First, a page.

Great photo opportunities, serenity, tropical scenery, nostalgic idyll: this is La Digue, the fourth-largest, and, for many, most popular island in the Seychelles. Located to the east of Praslin, La Digue combines the various charms of the archipelago in a uniquely beautiful way, proving that a traditional way of life can harmonise perfectly with modern tourism.
In fact, this beautiful island is home to the kind of scenery, and therefore photos, that characterise the human imagination. The natural compositions of granite, sand, and palm trees not only appeal to tourists, but also to advertising companies for fashion or luxury goods. These days, just over 3,000 people live on the island’s 10 square kilometres. The island was named after the ship on which French naval officer Marc-Joseph Marion Fresne arrived in the Seychelles in 1768. In 1771, La Digue was officially named part of France; later, Great Britain took over the island. Today, the main sources of income here are fishing, agriculture, and, of course, tourism.
The eastern half of La Digue harbours the 333-metre peak, the Nid d’Aigle (Eagle’s Nest), while the north-western part consists of flat plains. The island is almost entirely surrounded by coral reef, so it is possible to swim or snorkel in many of the island’s bays. Many of La Digue’s beaches are so beautiful that they remind you of postcards, and are lapped by crystal-clear waters. On the eastern side of the island, however, the currents are stronger, and warning signs that can be seen on some of the island’s beaches should absolutely be taken seriously.
There are no cities or towns on the island, and only a few dozen cars exist here in the form of taxis and vans. Thankfully, you can actually walk to most spots on the island in around an hour. The oxcart is still considered to represent the island’s strong traditions, but, since the 1990s, the main oxcart routes are generally fixed, and such journeys are usually only undertaken by romance-seeking tourists rather than for the transport of goods and luggage as before.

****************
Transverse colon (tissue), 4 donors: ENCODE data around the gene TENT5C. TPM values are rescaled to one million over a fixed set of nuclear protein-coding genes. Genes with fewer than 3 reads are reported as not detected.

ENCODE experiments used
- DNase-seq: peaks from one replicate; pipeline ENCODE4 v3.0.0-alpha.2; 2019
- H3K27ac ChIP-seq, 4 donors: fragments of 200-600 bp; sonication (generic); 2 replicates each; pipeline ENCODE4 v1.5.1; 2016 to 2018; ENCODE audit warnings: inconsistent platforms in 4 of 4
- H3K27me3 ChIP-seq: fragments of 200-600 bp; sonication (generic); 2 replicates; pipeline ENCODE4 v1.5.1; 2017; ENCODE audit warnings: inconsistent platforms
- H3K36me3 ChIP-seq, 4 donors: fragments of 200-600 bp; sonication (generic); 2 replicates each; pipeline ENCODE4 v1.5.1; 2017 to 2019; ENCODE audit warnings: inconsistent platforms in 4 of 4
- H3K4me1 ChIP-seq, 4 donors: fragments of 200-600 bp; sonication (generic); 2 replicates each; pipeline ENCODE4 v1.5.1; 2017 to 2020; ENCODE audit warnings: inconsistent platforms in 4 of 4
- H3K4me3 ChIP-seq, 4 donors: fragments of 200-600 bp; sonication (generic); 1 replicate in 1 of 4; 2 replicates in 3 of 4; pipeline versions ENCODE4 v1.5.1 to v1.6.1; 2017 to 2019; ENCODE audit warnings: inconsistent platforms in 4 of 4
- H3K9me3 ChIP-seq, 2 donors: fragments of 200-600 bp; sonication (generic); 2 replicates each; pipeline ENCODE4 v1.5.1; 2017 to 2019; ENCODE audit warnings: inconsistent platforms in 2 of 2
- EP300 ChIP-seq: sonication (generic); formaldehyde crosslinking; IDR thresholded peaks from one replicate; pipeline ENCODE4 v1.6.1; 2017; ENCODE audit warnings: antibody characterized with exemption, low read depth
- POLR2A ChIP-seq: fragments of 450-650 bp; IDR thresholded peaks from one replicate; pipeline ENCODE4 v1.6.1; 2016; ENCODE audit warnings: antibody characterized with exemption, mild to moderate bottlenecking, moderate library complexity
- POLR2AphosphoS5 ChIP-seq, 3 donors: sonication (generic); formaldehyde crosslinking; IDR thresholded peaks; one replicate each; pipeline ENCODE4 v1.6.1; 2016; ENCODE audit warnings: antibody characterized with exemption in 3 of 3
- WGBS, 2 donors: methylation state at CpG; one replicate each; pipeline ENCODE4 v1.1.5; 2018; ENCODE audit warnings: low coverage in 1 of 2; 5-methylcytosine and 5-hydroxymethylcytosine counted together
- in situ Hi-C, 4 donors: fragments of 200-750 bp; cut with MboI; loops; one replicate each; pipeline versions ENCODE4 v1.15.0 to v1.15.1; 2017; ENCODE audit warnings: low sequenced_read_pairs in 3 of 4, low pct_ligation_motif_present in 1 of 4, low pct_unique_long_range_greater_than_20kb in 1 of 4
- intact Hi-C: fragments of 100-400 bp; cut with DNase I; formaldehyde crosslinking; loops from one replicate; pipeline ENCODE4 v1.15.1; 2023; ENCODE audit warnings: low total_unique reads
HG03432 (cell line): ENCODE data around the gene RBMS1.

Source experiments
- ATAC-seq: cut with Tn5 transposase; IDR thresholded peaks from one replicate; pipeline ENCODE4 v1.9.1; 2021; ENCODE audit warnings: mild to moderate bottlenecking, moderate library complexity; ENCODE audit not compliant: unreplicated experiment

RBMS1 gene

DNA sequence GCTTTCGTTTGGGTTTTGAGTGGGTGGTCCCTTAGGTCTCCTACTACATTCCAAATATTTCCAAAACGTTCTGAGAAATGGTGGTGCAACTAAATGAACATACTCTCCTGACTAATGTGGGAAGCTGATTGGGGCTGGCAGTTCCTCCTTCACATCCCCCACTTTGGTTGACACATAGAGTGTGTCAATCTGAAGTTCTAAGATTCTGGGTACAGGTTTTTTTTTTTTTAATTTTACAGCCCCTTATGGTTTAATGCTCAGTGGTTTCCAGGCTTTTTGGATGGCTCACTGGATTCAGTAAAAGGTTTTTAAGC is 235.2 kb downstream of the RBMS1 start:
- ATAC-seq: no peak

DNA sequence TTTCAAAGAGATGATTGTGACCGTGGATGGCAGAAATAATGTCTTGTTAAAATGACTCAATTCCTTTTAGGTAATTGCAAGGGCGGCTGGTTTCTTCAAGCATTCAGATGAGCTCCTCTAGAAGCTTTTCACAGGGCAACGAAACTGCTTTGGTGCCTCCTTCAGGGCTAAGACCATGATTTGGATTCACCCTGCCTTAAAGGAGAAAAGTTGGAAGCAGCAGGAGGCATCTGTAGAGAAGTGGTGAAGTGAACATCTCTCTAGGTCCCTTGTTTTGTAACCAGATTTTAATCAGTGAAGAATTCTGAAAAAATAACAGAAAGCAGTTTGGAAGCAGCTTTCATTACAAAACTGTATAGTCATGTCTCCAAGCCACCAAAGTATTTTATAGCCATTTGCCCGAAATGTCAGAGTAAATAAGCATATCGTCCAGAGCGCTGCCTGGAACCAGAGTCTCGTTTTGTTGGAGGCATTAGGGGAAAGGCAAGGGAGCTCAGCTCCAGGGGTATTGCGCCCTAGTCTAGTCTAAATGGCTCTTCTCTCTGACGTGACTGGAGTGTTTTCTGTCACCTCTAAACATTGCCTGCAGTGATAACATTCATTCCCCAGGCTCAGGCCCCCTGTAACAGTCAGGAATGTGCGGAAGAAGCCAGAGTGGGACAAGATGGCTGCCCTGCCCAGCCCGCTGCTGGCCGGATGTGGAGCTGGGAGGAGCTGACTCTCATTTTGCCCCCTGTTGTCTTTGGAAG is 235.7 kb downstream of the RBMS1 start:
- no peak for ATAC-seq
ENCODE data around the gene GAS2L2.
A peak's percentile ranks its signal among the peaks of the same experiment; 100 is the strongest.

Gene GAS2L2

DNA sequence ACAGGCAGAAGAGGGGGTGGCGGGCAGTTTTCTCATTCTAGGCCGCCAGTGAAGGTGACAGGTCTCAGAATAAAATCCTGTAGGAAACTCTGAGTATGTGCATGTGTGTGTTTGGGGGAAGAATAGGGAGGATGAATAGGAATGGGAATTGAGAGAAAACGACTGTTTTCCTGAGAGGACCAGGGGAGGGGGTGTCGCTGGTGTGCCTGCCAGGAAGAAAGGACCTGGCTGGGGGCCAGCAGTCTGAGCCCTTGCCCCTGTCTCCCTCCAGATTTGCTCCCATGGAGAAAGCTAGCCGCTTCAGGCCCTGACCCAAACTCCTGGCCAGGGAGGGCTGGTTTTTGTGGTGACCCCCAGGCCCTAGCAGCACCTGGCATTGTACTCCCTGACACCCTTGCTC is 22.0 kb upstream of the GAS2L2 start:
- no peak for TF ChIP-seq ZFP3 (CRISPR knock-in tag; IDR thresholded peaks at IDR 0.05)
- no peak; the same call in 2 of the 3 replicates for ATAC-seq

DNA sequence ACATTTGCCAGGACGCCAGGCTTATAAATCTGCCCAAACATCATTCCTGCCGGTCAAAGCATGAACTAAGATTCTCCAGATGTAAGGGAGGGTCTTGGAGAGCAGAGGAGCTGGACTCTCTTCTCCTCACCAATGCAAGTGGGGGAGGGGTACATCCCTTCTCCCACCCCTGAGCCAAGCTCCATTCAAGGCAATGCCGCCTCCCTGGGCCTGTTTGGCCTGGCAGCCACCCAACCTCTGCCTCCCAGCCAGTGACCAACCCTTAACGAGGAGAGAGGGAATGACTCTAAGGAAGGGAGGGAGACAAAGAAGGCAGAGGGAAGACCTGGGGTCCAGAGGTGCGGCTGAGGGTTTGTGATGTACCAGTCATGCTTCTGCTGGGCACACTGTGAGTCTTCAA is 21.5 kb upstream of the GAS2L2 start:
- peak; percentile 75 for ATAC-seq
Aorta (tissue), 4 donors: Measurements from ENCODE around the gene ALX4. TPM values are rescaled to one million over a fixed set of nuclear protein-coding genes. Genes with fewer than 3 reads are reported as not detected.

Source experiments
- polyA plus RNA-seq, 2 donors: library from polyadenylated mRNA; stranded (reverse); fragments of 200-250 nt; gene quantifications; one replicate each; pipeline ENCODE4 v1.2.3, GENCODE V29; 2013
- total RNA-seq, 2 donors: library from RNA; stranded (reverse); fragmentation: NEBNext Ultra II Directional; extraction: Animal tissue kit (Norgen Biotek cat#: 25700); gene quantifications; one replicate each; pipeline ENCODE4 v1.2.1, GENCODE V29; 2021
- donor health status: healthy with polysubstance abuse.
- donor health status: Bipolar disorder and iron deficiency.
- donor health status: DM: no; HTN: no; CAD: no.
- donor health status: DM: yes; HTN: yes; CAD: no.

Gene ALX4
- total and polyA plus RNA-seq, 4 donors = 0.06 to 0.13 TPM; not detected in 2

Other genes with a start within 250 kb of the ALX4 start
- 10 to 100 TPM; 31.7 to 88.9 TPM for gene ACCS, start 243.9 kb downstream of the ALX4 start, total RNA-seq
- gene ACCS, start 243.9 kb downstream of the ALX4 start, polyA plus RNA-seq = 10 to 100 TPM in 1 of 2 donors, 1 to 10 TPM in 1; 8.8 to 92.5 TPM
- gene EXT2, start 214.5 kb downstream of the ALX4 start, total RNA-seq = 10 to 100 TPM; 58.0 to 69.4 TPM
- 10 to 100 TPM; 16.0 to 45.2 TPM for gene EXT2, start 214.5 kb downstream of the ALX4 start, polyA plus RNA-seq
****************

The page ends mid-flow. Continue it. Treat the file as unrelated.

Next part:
The locals usually get around on foot or by bike, with the curved paths that cross the island ensuring an enjoyable journey at a quiet pace. Up until a few years ago, the journey to La Digue was cumbersome; now you can take the boat in just twenty minutes from Praslin, or take the catamaran from Mahé in around an hour before arriving at the island’s picturesque harbour. The dock itself was built in one of the larger bays of the reef, along with a dam to protect against the often stormy north-west monsoon. The port is not only important for tourist ferries, but is more and more becoming a hub for boat trips and diving trips to the other north-eastern islands of the Seychelles.
Upon arrival, it is often clear to day-trippers and other passengers that the beautiful idyll of La Digue really needs several days to explore and enjoy, especially in the morning and evening hours.
Most accommodation options on the island are simple: smaller hotels, guesthouses, and cottages can be found mostly on the west coast, in and around La Passe. The only ‘major’ town on the island is considered to be Réunion, which offers, besides an eponymous beach, banks, shops, restaurants, takeaways, and bike rentals. In terms of traditional attractions in the strictest sense, La Digue is slightly lacking, but you won’t need them thanks to the beautiful snowy-white beaches, incredible coves, attractive granite formations, and dense vegetation. If you would like on-site information about the island, why not visit the Tourist Information Office, located in La Passe (open Mon – Fri: 8.00 – 17.00, Sat 9.00 – 12.00, tel. +248 423 4393), or on Mahé/Praslin (outside of monsoon season). The rainfall on this small island is around 1,620 mm per year, a substantially lower figure than on the other two main islands.